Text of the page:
Follow Jennifer Armstrong on Twitter: @jenmarmstrong

Read more:
‘Teen Mom 2′ recap: College Daze


Comments (72 total) Add your comment
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  • Elizabeth

    When MTV airs a “dry” season of The Real World, then I won’t believe that its just exploiting people for ratings.

    • lefty

      Almost no one the ages of the residents lead “dry” lives. That would be more scripted than the hills.

      • brandy

        Well, I do, actually. Put me on it!

      • JB

        Seriously? Turn off the tv.

  • mscisluv

    I’m really torn on this. As a high school educator, I feel that 16 & Pregnant and Teen Mom have done a really great job at showing the reality (truly) of teen pregnancy. I have used them as effective teaching tools, and I can also appreciate that the money from the shows helps to ease the lives of these girls and their children a bit. However, the tabloids, magazine covers, etc can only be destructive. I wish there was a way to have one without the other, but the trend seems to be that all reality “stars” are now celebrities in their own right.

    • Really

      Really? Trash!

    • stella

      and what favors is it doing for any of these girls? Instead of realizing the full repercussions of becoming pregnant at so young an age, they’re getting everything they’ve ever dreamed of because they DIDNT use birth control. it completely obliterates any other “message” mtv may have intended.

      it’s sick.

    • Ian

      In reality all these MTV shows about teen pregnancy do is perpetuate the idea that “if I get pregnant, I can get on MTV and get famous and rich.” It’s ridiculous. One of them got a contract for Teen Mom that pays them $30k an episode. How does THAT make a young girl not want to get pregnant? MTV wasn’t happy with giving us a landscape of horribly bad music, now they want to hand us a landscape full of uneducated bad parents too.

      • googliezoo

        I think if a young girl is stupid enough to believe she’ll be picked to be on MTV simply by getting knocked up, she’s got problems that 16&P is not to blame for.

  • Tal

    The reality is this: Teen girls know about birth control. They eschew it for two reasons: Making a guy happy, or because they WANT to get pregnant because they want the attention it brings.

    The issue with this show isn’t that it glamourizes teen pregnancy and motherhood, it’s that it gives these girls exactly what they’re seeking when they get knocked up. It doesn’t matter whether the attention is positive or negative. The fact that people know and care about who they are and what they’re doing is enough. They get to feel important–even if they’re being notorious–and that’s what matters to them.

    These girls need serious help. Media face time is not it.

    • Lauren

      You forget another, more prevalent reason — teenagers assume it can’t/won’t happen to them.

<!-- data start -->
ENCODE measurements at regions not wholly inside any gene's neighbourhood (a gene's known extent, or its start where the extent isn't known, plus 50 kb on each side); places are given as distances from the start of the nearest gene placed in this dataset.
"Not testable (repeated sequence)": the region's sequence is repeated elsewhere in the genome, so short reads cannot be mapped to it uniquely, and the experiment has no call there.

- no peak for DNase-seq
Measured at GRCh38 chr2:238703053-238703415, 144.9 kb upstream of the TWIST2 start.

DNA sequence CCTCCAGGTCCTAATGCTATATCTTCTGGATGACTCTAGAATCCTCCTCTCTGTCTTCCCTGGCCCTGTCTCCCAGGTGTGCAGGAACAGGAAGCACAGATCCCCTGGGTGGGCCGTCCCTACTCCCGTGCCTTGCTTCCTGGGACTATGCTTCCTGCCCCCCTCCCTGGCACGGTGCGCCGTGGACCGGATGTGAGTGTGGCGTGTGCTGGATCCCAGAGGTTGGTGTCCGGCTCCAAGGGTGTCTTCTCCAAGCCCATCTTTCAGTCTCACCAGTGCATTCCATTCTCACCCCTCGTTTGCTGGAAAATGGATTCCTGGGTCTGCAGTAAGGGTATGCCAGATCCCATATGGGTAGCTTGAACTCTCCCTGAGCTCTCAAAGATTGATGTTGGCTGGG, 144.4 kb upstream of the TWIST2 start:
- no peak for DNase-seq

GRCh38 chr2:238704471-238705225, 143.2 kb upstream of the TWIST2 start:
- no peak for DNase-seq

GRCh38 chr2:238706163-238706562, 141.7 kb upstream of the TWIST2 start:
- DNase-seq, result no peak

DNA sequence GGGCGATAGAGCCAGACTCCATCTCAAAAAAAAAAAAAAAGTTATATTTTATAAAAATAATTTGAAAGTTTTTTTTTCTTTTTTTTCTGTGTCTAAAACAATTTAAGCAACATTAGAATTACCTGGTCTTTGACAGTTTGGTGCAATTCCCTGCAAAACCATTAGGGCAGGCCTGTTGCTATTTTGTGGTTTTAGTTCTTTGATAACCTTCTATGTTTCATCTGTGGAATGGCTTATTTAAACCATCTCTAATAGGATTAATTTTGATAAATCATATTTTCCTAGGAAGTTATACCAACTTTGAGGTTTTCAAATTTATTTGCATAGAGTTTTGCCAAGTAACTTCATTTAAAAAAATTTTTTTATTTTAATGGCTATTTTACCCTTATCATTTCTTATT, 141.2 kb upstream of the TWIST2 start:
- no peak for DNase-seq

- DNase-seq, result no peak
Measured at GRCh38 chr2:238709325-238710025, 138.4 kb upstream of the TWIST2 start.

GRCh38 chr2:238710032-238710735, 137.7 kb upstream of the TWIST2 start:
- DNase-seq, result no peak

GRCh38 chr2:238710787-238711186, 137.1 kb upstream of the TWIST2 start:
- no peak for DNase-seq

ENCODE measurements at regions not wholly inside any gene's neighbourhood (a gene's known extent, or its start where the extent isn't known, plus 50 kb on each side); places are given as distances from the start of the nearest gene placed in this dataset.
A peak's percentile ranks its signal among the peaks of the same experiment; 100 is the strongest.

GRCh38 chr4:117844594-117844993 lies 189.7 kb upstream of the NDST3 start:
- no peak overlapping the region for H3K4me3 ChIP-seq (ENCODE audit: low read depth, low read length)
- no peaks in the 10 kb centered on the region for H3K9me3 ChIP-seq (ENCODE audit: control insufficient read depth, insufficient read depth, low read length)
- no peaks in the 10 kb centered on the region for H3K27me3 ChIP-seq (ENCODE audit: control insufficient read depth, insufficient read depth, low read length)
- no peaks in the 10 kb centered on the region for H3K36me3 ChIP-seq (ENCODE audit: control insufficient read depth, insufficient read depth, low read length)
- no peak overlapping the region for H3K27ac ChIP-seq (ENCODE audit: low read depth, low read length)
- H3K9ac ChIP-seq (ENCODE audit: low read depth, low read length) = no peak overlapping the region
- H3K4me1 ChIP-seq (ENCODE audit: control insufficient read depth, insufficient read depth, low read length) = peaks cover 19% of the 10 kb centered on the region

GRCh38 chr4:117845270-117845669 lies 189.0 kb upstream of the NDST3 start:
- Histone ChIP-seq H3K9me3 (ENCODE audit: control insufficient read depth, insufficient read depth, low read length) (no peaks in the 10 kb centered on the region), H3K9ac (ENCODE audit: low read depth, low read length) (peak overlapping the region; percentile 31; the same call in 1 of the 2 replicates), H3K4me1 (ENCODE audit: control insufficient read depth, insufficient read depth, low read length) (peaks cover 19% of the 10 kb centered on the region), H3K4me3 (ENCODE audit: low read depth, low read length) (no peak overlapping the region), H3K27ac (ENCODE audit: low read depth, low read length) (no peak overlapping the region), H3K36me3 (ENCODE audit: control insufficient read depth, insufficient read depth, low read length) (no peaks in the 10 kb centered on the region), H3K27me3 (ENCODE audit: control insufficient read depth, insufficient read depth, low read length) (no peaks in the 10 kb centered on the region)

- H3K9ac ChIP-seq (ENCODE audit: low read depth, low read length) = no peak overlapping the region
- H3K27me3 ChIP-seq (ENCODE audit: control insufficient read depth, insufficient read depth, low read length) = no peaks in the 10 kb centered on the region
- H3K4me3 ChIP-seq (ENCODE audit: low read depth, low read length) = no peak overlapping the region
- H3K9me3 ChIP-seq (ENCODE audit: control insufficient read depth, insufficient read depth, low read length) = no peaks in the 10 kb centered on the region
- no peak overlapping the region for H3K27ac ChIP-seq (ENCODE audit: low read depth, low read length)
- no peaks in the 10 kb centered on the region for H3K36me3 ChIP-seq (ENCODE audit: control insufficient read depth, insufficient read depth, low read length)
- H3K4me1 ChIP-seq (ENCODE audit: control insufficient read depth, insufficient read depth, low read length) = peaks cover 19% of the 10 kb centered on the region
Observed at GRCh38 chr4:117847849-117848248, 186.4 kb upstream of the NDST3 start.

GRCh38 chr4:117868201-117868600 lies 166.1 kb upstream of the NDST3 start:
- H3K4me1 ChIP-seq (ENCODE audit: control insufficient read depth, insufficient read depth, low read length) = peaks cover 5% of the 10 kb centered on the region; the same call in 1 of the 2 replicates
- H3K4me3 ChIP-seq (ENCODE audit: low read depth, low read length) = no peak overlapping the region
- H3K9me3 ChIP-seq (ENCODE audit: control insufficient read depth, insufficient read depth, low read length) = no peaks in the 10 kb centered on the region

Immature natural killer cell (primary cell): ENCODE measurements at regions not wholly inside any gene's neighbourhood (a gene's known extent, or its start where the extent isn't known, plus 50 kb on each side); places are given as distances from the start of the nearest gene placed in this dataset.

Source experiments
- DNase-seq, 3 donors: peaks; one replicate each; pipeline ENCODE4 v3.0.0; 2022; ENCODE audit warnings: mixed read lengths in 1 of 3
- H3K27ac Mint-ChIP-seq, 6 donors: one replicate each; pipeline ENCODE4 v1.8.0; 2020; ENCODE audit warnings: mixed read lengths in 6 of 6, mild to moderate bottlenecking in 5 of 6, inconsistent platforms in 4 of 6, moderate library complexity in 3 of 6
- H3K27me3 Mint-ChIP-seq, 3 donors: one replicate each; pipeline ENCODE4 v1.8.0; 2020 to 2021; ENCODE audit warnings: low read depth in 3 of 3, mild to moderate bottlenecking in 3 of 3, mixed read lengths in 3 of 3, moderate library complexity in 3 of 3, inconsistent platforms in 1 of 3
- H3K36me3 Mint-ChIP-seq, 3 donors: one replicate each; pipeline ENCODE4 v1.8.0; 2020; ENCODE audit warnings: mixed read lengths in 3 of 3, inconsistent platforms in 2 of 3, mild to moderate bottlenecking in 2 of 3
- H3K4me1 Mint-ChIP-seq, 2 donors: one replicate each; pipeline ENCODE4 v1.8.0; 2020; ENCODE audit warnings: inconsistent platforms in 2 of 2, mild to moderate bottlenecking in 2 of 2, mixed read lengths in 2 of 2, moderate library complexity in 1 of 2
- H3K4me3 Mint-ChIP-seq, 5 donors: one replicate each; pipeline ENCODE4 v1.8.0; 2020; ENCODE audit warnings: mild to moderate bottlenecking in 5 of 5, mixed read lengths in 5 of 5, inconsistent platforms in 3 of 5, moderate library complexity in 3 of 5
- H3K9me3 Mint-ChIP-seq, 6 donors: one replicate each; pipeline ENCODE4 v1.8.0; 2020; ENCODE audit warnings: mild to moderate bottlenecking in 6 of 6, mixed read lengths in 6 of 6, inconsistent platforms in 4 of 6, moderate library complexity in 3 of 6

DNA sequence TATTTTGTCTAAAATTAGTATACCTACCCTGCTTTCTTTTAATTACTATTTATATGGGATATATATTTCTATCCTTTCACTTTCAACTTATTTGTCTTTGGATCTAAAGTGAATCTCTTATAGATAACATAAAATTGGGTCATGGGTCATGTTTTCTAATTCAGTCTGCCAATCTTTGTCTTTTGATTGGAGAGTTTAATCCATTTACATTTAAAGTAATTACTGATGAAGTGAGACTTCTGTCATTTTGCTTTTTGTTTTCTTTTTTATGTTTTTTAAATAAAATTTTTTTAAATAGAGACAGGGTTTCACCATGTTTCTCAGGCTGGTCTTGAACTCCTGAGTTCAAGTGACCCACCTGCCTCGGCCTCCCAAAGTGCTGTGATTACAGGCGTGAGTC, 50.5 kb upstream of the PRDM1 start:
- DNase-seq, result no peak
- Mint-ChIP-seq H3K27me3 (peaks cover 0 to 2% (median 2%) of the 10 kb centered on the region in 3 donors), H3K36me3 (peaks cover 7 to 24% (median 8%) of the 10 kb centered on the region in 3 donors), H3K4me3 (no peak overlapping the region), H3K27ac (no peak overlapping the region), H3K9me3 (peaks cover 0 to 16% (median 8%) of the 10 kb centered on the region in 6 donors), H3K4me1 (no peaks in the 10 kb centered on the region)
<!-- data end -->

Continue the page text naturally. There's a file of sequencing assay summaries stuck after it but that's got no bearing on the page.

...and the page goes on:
• Cia

      Or, their relgions tell them sex and birth control are bad. So they end up having sex (because they’re human) without birth control (because they’re good girls), praying that they won’t get pregnant. Little knowing that nature/God set it up that you’re most fertile as a teen.

      • BlackIrish4094

        Yeah whatever, trying to blame religion, sounds like it’s your personal ax to grind.

      • paula

        Religion is not to blame. I was in a Catholic school and they teach us about ways to prevent pregnancy, we even discus it in class. The main reason is they are too ashame to buy a condom or birth control pills so the risk, and a lot of time that risk turns out a baby 9 months later.

      • pink petunia

        I don’t think any modern day teens buy into the religious notion of sex or birth controlbeing banned. It basically boils down to the fact that most of them are lazy about birth control and think it’s OK to have sex with just anybody. That’s the situation with one Teen Mom from Season 2. She hopped into the back seat with a guy on their first date – voila – TWINS! They didn’t even know each other, they just had sex. And that is the biggest problem teens face today. Girls have no respect for themselves; they’ll sleep with anybody and everybody!

    • Ani

      You have clearly forgotten what it’s like to be a teenager. Teenage girls have been getting pregnant against their parents wishes forever. Teenagers are not capable of making rational decisions when they are flooded with hormones. These girls are in “love” and it all feels great, plus they are invincible and it’s never going to happen to them. Birth control education in every form repeated over and over until it’s not embarrassing is the only help, and still it will happen. Such is human nature.

      • pink petunia

        Yes, they have. But in past generations (like mine) there was fear to contend with. If you did get pregnant you certainly weren’t made a celebrity. There was some consequence involved.

    • melinda

      I have two young adult girls and their reason for not liking birth control is that they might get fat…just another piece to the eat5ing disorder puzzle. It goes round and round

  • Jen

    Teen Mom lost credibility for me as a “show with the best of public-service intentions” when I found out that these girls struggling to support their babies and finishing their educations were making $60,000+ a season.

    • KF

      Word…it is hard to feel sorry for them when they say they have no money or no place to live when they clearly are compensated for the show. No one in their right mind would let a camera crew film their drama for free.

      • Ashley